I can’t think of much I get more jazzed about than a really great dish composed of a few simple components. These elegant little Roasted Eggplant Tomato Stacks have only 5 ingredients! But the flavors and textures marry so well here, you’d never guess it.
Why I Love Roasted Eggplant Tomato Stacks
For me, one of life’s simplest pleasures is preparing and eating food that relies on little more than fresh ingredients, where those ingredients are allowed to shine. So often in cooking as in life, less truly is more.
Of course, when the ingredients are as spare as in this roasted eggplant tomato stacks recipe, ‘less’ doesn’t apply to quality. The key here is to buy the freshest, highest quality components you can find.
I was lucky enough to find some gorgeous, plump heirloom tomatoes for my stacks. These ruby beauties were so bursting with flavor, it was all I could do not to just pop the slices into my mouth while I cooked.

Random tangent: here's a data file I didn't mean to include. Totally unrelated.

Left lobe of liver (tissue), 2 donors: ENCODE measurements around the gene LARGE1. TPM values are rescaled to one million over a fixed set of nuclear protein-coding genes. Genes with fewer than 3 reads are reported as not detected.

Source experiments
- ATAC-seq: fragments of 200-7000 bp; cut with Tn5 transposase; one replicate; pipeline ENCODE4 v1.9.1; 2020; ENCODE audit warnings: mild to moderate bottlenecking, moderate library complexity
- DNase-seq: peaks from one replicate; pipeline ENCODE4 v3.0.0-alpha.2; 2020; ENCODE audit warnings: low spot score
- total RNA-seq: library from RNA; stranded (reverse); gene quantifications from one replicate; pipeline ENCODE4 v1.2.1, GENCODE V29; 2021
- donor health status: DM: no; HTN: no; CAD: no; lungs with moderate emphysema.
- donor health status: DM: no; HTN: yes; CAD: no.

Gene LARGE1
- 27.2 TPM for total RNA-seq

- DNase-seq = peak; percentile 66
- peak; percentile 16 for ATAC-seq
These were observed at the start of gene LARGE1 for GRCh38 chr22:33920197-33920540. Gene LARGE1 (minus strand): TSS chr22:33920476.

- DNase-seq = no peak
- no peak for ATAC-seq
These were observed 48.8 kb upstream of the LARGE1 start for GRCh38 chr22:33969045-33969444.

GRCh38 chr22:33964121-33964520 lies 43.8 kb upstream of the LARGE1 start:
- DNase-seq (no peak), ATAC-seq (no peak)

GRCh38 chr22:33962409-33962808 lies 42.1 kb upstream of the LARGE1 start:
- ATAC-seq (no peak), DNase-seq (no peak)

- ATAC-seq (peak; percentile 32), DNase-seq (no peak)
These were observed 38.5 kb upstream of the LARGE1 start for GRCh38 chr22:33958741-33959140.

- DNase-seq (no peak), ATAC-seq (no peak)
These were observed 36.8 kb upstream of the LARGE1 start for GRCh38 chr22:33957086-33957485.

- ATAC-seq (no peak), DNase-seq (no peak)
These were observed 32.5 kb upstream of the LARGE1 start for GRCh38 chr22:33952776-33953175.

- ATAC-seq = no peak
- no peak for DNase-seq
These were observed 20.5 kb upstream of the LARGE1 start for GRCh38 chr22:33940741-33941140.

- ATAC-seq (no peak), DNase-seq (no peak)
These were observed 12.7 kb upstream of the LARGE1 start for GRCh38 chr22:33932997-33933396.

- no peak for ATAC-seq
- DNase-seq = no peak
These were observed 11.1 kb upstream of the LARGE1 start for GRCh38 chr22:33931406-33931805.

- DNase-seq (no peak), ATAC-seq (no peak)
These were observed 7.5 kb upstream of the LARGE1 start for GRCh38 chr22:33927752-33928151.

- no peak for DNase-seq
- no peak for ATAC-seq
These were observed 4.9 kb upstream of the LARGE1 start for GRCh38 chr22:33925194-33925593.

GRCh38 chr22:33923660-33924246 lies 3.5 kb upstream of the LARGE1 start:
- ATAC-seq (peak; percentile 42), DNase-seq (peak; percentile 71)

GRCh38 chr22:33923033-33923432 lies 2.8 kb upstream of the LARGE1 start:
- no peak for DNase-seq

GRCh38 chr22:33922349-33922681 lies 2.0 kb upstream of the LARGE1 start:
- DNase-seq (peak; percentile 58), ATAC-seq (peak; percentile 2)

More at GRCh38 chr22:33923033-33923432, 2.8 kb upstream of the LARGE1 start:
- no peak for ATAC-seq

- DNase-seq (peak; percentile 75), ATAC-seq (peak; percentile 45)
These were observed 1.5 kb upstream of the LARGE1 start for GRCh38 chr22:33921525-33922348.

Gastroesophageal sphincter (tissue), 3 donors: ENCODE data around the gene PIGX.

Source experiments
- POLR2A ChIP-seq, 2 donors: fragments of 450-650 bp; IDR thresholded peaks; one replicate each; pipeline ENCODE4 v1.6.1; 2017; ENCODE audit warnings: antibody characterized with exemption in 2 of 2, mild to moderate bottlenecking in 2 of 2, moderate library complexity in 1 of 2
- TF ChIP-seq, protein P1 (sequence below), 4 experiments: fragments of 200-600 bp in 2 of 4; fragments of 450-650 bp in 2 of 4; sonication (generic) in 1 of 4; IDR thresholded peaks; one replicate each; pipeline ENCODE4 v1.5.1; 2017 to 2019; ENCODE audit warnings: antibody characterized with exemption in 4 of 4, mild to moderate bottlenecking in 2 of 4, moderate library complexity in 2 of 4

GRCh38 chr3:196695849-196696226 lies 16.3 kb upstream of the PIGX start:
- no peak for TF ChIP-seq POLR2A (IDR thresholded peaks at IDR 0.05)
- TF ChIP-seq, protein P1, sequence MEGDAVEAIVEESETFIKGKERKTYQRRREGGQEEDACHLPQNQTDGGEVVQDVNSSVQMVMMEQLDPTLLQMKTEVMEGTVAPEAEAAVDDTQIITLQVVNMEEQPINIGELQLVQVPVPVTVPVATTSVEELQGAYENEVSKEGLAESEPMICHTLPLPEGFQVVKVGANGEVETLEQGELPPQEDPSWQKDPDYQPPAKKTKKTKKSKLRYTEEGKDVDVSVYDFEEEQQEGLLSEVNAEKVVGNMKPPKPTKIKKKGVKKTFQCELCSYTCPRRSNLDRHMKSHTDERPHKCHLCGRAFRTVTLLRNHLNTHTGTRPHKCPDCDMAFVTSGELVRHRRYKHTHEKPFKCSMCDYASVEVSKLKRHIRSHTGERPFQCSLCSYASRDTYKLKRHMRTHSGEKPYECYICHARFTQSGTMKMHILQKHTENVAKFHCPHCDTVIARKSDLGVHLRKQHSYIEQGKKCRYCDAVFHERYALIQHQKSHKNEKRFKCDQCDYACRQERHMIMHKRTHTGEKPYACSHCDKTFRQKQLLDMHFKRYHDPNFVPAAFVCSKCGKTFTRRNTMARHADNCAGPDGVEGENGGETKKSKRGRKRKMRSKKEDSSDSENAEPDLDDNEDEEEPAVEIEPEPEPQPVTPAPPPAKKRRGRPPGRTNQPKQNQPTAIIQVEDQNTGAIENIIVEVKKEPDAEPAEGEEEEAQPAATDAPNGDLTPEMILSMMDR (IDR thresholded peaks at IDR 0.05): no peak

The eggplant selection was above average on the day I did my shopping, too. I don’t care to salt my eggplant before roasting (to draw out bitterness), but if you can get your hands on fresh ones (bright, dark purple skins; firm; no brown seeds inside) there’s no need to.
How to Make Roasted Eggplant Tomato Stacks
Aside from a handful of fresh ingredients, this roasted eggplant tomato stacks dish comes together with just a bit of technique to help elevate it to more than the sum of its parts.
First, we roast our eggplant, tomatoes and an entire bulb of garlic. There’s nothing quite like roasting veggies to deepen and intensify their flavor. And from a culinary point of view, is there anything quite as magical as a whole roasted head of garlic? I mean, it goes into the oven practically inedible, and comes out this rich, creamy, earthy stuff you just wanna smear all over everything.
Next, we blend up our roasted garlic with fresh basil in a ‘vehicle’ of white beans, creating a soft, creamy filling to complement our roasted veggie slices. In a non-vegan version of this dish, this would be the mozzarella layer.